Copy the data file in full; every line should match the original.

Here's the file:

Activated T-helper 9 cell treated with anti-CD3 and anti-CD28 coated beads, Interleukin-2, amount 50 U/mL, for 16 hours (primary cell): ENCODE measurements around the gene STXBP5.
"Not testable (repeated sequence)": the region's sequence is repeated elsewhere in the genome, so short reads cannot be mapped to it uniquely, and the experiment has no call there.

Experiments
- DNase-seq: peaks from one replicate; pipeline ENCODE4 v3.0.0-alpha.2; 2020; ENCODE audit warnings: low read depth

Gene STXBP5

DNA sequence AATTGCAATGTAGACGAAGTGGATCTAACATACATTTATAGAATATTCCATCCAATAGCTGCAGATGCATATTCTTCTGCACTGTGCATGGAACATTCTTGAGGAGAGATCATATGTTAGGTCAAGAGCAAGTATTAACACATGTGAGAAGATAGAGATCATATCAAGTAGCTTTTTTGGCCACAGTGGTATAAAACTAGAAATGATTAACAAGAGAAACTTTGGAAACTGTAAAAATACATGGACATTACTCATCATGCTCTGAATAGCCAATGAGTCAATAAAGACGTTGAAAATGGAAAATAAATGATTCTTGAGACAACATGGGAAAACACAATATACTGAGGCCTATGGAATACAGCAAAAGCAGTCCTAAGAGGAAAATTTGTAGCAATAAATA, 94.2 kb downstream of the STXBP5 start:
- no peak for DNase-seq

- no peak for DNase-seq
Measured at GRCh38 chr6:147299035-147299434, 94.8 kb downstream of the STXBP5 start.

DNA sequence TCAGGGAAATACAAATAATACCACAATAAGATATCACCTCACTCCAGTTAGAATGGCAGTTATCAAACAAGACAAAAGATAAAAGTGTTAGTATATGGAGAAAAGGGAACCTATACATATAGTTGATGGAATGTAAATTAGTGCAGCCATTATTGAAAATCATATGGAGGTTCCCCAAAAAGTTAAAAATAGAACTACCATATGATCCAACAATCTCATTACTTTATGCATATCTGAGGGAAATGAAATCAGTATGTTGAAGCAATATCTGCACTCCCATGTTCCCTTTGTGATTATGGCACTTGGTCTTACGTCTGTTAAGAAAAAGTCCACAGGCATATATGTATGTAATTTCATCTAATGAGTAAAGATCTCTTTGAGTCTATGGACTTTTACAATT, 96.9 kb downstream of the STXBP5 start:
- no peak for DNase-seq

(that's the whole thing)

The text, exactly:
Activated T-helper 9 cell treated with anti-CD3 and anti-CD28 coated beads, Interleukin-2, amount 50 U/mL, for 16 hours (primary cell): ENCODE measurements around the gene STXBP5.
"Not testable (repeated sequence)": the region's sequence is repeated elsewhere in the genome, so short reads cannot be mapped to it uniquely, and the experiment has no call there.

Experiments
- DNase-seq: peaks from one replicate; pipeline ENCODE4 v3.0.0-alpha.2; 2020; ENCODE audit warnings: low read depth

Gene STXBP5

DNA sequence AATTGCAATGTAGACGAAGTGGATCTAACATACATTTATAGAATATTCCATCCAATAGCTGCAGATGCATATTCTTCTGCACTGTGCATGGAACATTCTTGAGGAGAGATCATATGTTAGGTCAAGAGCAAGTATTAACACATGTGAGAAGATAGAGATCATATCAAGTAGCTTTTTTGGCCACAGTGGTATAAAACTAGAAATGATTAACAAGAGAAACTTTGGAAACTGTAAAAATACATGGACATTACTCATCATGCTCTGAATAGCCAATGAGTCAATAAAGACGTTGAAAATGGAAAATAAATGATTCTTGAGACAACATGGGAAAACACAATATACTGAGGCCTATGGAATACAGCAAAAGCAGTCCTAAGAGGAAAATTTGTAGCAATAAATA, 94.2 kb downstream of the STXBP5 start:
- no peak for DNase-seq

- no peak for DNase-seq
Measured at GRCh38 chr6:147299035-147299434, 94.8 kb downstream of the STXBP5 start.

DNA sequence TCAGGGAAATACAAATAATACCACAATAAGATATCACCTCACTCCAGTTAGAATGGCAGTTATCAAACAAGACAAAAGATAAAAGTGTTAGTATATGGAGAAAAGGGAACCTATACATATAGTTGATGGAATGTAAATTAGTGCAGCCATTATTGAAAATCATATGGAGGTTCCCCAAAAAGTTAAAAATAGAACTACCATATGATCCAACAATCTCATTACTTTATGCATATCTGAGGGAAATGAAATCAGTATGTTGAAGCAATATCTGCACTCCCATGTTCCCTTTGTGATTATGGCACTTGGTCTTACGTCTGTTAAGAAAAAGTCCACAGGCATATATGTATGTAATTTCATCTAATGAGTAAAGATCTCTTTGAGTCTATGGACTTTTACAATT, 96.9 kb downstream of the STXBP5 start:
- no peak for DNase-seq